A popular hybrid e-wallet in the UK is BlockChain. The video below shows how ridiculously easy it is to create an account and pay someone. No paper work, proof of id, or admin - just trust in mathematics.

Before detailing the other superb security features of hybrid wallets I'd like to detail an example of why entrepreneurs are so important to economic development. BlockChain is a start-up conceived by someone called Ben Reeves. It is funded by the famous ycombinator start-up fund, that has made many a great company. He has done what many of us lack, realised the potential of a particular technology and begun to make this a usable for consumers. This is what Entrepreneurs do. They take future ideas, and turn them into accessible services. As great as Bitcoin is in theory, that's all it was a couple of years ago. You had to use desktop applications and manage all the security yourself, in that state no one was going to use it. It takes entrepreneurs (many others exist, similar to what Ben is doing with BlockChain) to take those services to the masses.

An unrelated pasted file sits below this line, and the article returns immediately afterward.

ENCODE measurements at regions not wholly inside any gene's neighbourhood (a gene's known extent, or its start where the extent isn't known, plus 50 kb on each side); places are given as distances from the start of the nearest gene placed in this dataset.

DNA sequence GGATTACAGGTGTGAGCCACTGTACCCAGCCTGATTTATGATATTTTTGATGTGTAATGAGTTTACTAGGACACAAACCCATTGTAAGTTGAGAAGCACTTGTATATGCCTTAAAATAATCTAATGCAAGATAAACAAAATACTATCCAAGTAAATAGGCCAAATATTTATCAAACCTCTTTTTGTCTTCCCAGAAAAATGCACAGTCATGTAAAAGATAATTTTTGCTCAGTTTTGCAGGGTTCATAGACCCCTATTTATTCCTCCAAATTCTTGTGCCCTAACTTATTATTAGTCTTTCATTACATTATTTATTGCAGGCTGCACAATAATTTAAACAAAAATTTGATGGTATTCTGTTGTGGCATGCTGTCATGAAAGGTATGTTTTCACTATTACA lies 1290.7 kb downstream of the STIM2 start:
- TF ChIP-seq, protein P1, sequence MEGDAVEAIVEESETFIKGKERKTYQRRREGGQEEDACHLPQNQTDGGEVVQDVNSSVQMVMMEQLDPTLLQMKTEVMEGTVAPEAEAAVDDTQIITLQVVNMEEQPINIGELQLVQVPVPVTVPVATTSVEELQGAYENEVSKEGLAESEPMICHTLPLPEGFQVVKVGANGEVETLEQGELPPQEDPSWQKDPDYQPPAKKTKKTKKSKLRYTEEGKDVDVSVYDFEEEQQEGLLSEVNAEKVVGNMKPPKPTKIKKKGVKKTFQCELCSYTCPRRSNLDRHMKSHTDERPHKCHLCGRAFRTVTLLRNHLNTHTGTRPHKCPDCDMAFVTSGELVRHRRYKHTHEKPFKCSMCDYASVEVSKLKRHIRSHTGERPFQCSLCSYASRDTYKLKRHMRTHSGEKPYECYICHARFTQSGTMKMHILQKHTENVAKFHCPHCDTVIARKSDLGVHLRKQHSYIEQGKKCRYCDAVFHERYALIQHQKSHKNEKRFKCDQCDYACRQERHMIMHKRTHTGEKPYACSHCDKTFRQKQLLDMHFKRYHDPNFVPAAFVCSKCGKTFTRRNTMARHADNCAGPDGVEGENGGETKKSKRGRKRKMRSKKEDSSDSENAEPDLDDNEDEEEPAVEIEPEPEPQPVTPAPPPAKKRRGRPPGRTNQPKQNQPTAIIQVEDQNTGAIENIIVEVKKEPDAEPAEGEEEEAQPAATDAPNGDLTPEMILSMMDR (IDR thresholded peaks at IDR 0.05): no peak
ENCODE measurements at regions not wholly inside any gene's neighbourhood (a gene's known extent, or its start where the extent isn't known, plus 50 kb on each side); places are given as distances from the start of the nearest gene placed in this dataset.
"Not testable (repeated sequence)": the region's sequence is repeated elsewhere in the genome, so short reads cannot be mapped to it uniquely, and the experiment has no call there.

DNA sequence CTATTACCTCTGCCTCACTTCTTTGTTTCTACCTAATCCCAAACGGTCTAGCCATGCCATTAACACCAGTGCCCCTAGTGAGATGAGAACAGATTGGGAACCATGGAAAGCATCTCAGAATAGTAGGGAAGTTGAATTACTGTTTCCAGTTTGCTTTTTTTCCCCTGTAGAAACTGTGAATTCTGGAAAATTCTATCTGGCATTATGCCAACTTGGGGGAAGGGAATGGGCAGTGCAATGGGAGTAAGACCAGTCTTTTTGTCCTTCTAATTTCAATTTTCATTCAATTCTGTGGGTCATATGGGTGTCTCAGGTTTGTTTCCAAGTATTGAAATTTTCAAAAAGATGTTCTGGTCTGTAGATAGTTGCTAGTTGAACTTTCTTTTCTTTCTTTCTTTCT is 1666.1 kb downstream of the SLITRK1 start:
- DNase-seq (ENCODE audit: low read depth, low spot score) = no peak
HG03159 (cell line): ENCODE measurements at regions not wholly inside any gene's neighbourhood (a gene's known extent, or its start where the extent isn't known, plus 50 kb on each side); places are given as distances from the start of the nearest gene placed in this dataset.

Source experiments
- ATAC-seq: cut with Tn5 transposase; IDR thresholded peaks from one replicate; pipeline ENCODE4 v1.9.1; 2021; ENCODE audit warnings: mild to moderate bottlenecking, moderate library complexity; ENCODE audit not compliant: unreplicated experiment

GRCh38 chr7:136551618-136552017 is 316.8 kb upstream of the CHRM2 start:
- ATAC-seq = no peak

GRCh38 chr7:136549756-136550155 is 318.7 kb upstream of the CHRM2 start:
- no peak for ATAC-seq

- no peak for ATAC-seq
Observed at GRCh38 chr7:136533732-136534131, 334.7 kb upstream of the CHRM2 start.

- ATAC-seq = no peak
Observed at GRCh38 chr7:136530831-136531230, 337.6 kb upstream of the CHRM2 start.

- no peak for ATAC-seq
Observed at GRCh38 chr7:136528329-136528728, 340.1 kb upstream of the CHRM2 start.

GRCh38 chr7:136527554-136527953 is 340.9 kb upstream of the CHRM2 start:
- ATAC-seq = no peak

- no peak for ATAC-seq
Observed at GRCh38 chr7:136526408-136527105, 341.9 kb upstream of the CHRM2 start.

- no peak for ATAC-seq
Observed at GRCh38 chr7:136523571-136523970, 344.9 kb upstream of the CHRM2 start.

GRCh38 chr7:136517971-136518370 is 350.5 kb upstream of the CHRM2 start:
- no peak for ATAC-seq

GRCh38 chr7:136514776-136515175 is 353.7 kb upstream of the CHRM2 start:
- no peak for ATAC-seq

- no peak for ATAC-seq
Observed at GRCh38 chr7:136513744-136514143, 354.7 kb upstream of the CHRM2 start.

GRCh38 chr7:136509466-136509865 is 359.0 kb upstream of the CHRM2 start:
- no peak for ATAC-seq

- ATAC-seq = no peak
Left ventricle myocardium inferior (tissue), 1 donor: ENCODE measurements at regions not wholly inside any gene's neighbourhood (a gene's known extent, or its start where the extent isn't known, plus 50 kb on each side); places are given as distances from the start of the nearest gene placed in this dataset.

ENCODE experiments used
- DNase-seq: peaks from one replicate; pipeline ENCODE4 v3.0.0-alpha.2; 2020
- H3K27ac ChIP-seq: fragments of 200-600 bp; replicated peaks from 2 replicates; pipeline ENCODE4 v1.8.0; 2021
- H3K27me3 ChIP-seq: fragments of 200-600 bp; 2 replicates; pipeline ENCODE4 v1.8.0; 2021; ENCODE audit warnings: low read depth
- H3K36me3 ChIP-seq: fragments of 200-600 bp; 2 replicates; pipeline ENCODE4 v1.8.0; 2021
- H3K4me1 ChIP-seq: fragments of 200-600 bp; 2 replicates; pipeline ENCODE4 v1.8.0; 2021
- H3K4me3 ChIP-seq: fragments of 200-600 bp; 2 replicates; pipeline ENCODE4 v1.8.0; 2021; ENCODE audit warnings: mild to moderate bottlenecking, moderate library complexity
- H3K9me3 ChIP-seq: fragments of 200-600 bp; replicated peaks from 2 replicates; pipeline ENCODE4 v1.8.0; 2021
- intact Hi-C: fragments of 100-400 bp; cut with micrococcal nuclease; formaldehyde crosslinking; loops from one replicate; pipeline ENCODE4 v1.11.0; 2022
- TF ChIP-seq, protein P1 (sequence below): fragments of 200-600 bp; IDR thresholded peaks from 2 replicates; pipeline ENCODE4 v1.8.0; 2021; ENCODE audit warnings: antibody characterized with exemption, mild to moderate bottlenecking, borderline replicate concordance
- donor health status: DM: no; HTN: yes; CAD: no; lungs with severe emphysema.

Steve Jobs was a great example of this in action. He was no engineer, but had an eye for value. He was the first to spot the value in Graphical User Interfaces and bring them to consumers, it was all stolen from Xerox. The iPod was just a copy of existing MP3 players that hadn't gained traction in the consumer market. Smartphones existed well before the iPhone, Bill Gates was trying to push tablets a decade before the iPad but Job's timing was impeccable. To achieve this Jobs stood on the shoulders of giants. OS-X which currently runs Apples computers exists because of Unix, a platform developed by engineers for engineers but not for consumers. No one can take away Steve Jobs brilliant talent for spotting value and making products accessible to consumers. That isn't to say he got everything right. He once famously remarked when Amazon brought out the Kindle that no one reads any more so they won't sell, and seven inch tablets would never sell - like all entrepreneurs its all trial and error. Bitcoin will be similar. All sorts of innovations created by entrepreneurs who spot gaps in the market will create new products to fill consumers needs. Lend/Borrow systems, Brain Wallets, send coins direct on Facebook further use of NFC swipe to pay with Bitcoins anywhere in the world seamlessly.